excellent thoughts and ideas. I agree!
God bless you Mikki. Keep up the good fight. I'm sure you'll win!!!
Glad to hear it, Kelvin. We use the tools that work best for the job. Good for you for reading about insulin to reduce concerns if it is needed at some point down the road!
I am a retired truck driver. Although I was a flatbed driver and got a lot more exercise than the van drivers, weight was still a problem. My brother is slim and has a job that is very physical, but is diagnosed as pre-diabetic. One of the reasons I retired is that oral meds, diet and exercise were not controling my diabetes and I went on insulin. As a CDL license holder, I cannot drive a comercial vehicle while on insulin without a waiver. after I get all the paperwork filled out and turned in, the Federal Motor Carrier Association (FMCSA) has, and takes, 180 days to approve the waver. Then I have to see my Endo and Eye doctor every three mounths to have paperwork filled with FMCSA. The Endo has to certify that while driving my BG has not been lower than 100 and not higher than 400. How many Doctors are going to go through three months of driver logs and compare them with BG logs? Now that I am on insulin, I have lost 30 pounds and feel better. Something is going on now that has increased my insulin resistance and stopped weight loss. Going on the pump has helped with my control. Before insulin, I was loosing feeling in my feet. That has now returned. FYI as of 2011 if you are type 2 and already on a pump BEFORE going on Medicare, Medicare covers the pump and supplies just like type 1.
I'm LADA and lived as a T2 for a while. As others have mentioned one of the big PIAs of being T2 is the crappy access to the tools we need to manage our D. There's a lot of blame by doctors directed at T2s (both with the disease and with management), and most doctors are happy with an A1C of around 6.5, so if you do everything right and work your tail off, they're generally not going to give you the meds you need because your A1C is low enough. Additionally, you aren't going to get the tools (higher number of strips, CGMS, insulin pump) because many are reserved for T1s.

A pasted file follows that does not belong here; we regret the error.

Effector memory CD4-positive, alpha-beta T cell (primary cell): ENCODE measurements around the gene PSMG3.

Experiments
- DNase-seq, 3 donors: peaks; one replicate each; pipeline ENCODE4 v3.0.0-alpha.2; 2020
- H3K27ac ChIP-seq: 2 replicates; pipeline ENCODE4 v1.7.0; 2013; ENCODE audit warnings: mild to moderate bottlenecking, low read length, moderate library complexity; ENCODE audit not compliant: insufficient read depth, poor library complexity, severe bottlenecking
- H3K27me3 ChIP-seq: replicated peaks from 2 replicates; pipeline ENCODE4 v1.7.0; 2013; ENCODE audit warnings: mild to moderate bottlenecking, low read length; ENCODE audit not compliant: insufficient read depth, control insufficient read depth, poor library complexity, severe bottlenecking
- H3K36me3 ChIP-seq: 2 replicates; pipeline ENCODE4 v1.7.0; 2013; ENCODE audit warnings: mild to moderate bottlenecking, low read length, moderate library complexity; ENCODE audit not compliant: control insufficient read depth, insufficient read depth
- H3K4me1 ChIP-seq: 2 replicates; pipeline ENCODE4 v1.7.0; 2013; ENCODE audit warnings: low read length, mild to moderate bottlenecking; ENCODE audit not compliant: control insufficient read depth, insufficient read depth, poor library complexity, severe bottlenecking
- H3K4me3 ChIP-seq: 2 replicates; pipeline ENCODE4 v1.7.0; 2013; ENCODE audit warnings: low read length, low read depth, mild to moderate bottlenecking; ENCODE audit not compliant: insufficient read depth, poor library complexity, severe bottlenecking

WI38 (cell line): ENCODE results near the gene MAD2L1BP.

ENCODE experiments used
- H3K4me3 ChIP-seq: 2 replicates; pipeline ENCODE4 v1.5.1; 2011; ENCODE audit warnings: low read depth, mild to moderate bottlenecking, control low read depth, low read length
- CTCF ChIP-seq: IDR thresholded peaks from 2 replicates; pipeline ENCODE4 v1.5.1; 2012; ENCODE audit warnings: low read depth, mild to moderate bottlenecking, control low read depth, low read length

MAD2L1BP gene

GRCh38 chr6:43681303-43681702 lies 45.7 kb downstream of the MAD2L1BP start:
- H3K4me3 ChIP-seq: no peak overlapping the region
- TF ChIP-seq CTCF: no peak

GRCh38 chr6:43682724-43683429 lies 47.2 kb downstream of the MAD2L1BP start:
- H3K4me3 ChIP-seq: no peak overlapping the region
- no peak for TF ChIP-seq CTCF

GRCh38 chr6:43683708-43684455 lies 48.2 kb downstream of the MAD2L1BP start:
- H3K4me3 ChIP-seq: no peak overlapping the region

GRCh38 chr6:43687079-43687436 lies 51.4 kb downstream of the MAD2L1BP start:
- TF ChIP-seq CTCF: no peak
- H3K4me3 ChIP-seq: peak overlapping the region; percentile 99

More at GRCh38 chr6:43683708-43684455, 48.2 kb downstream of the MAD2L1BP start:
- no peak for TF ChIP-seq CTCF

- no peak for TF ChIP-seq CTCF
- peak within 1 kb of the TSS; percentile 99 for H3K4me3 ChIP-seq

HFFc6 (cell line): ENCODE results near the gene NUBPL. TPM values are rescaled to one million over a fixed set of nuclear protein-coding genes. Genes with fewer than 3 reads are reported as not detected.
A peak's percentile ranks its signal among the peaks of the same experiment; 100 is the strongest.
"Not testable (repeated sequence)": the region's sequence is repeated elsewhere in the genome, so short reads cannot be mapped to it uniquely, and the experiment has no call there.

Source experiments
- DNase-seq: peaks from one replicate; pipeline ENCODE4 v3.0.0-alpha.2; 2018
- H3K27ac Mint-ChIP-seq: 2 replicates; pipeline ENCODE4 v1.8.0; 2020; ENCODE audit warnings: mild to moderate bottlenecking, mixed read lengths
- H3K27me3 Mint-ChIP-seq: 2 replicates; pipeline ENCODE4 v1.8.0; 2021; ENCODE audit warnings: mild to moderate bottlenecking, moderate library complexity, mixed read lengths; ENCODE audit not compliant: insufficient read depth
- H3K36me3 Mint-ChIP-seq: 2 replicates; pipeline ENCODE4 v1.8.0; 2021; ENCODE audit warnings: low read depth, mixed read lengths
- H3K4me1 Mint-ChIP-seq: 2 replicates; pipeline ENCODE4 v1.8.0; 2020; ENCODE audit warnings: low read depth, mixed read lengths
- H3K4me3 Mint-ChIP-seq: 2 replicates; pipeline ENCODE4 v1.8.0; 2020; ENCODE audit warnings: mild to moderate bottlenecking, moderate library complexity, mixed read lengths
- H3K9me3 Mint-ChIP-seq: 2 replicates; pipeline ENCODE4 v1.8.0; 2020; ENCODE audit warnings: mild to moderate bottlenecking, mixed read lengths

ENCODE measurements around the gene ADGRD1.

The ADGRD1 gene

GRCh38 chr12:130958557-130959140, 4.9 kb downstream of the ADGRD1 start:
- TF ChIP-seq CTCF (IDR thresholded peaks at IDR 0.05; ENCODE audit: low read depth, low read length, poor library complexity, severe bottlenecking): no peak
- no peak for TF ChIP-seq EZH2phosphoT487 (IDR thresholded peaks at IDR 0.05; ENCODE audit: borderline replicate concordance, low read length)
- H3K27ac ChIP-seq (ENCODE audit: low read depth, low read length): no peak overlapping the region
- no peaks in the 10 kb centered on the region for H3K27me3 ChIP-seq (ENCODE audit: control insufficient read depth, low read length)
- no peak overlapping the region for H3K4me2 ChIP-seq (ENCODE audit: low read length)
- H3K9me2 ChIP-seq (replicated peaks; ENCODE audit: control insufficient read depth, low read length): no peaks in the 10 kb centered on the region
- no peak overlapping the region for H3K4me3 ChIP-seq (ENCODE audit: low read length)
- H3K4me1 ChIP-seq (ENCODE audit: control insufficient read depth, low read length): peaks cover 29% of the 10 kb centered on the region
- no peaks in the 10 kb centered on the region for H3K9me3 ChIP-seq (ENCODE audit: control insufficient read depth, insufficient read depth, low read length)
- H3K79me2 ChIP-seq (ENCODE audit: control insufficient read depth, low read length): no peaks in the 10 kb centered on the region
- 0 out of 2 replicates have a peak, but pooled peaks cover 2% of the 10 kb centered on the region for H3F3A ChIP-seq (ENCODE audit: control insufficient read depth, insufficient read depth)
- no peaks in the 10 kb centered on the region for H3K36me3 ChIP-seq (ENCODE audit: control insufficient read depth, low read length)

The worst thing for me about D is being powerless, is being under the control of a doctor prescribing meds that we need, and T2s get a lot more of that. Heck, I recently tried seeing if I could buy a vial of saline to dilute my Apidra with (I called the company about what to use), and was told that I need a prescription for salt water.
I'd recommend watching: http://www.tedmed.com/talks/show?id=18029
Link to the youtube video – What if obesity has nothing to do with eating too much? Peter Attia, MD, President and co-Founder of the Nutrition Science Initiative, says we don’t know enough about the science of weight gain, and that clinicians – and society – should stop blaming the victims. It is 16 minutes but well worth viewing.